What to Do With Scraps of Felt, Part VII: Make a Festive Garland

I confess: I have a thing for dangly art. I like making it, and I like looking at it. I like the variously gentle and energetic movement in the free-hanging kind, and I like the potential variability of the of the attached-to-something-but-not stationary kind.
In terms of design elements, I also like simple shapes and bold colors. These proclivities lend themselves well to the scraps-of-felt project---number seven in the series, by the by---that I present to you today. I think it's kind of fun and I hope you do too. Yay!

Materials


  • Scraps of felt
  • Straight pins
  • Scissors
  • Glue
  • Four-pound fishing line
  • A large jingle bell or other decorative doo-dad with a little weight to it (optional)

Steps

Cut a length of fishing line and tie a loop in one end. With a small piece of tape (fold one end over sticky sides together aid removal) secure that end to a table or the like.

Cut shapes from scraps of felt. I like to stack shapes on top of each other for a dimensional look so I cut several different sizes of shapes. 

Regardless of whether you decide to stack or not, start by cutting shapes of the same size to sandwich the fishing line between. Pin two pieces of felt together with their back (less fuzzy) sides facing each other and snip away.

Separate your pieces. Apply a line of glue to the back side of one of the shapes and align it with the fishing line. Set the line in the glue. Affix the other shape, fuzzy side up, to the first shape. Gently press together. 

Glue smaller shapes to the base shapes until you're happy with the result. Do this to both sides or just on one, depending on how you intend to display the result (if against the wall, one side; if free-hanging, both sides).

Display suggestions and tips: If you're going to hang your work vertically, say, in a doorway, tie a jingle bell or similarly weighted object to the loose end to stabilize it a bit. 

If you're going to hang your work horizontally, more akin to a garland, skip the jingle bell in favor of another loop. 

And there you go---a festive garland for everyday or party use. Enjoy!

Until next time,


Linda
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What to Do with Scraps of Felt, Part VI: Make a Cuff Bracelet


This use for scraps of felt was inspired by a post I originally saw on Craftzine on how to make a felt friendship bracelet. I saw potential in the general idea presented there of a wide band of felt embellished with embroidery. One fun direction that I thought it could go, and that would help me use some of my very large quantity of felt scraps, was to embellish it not just with embroidery, but also with additional felt, possibly among other things.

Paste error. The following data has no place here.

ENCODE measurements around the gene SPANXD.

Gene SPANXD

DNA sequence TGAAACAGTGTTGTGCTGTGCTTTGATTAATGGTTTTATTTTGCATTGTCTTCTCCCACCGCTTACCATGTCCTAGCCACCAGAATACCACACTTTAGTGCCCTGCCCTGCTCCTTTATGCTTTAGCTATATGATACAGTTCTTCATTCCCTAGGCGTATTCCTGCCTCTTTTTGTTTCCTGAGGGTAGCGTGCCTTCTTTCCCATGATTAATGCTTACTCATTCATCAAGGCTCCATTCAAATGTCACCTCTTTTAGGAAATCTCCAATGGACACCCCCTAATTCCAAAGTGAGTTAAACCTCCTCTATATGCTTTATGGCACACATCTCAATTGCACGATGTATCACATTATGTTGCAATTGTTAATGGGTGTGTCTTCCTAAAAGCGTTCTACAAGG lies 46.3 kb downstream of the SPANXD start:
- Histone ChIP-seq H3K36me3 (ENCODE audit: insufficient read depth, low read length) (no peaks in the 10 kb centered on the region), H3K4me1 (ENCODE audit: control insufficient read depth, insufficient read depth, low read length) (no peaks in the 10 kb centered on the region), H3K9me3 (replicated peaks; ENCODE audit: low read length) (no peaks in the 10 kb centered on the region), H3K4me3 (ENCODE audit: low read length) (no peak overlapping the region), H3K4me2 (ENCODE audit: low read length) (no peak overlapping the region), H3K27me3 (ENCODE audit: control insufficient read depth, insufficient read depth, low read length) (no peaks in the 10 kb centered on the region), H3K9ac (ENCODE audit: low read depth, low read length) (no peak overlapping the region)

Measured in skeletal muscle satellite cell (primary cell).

Materials
  • A strip of felt that is at least 3/4" wide and as long as needed to encircle the wrist of the wearer-to-be with a little gap between the ends, and a minimum 1" allowance on each end (sorry if that's confusing; illustrative pictures to follow!)
  • Smaller pieces of felt
  • Embroidery floss
  • Thread (optional, as long as you have floss)
  • Sewing/embroidery needles
  • Buttons, beads, or the like (sequins?); maybe even fabric paint
  • Fabric glue (optional)
Steps

Fold each end of the felt strip over at least 1" and pin in place (you'll note that I folded mine over much more; this was because I measured the length of the strip only approximately and used the fold-overs to adjust it).


Using three 18" lengths of embroidery floss, sew the sides of one end of the felt together. Pull the floss through to the middle so that you have the equal lengths of all three strands on either side.

Two down, one to go

Braid the strands on either side of the felt and finish with a knot.


Using a matching color of thread or embroidery floss, sew the sides of the other end of the felt strip together leaving enough of a loop for the braided floss on the other end to be laced through it.


Embellish the felt strip with additional pieces of felt and whatever else.


Lace the braided floss through the loop on the other end of the strip and tie together.


Done!


Until next time --




What to Do with Scraps of Felt, Part V: Make a Whimsical Tree-Branch Decoration




Here's a relatively easy little project using scraps of felt to make a cute table-top tree-branch decoration. Use it as a centerpiece or as stand-alone decorative piece (I'm thinking Martha Stewart here -- maybe you have a corner table or better, an old-fashioned tea cart standing somewhere in your home -- set your whimsical tree-branch there to enjoy continuously.)


Materials

  • Small tree branch (I found mine in the park)
  • Scraps of felt in different shades of green, plus a few other complementary colors if you feel like it
  • Scissors
  • Needle and thread or embroidery floss (possibly optional -- I'll explain)
  • Glue (I used quick-drying tacky glue but you may know of something better)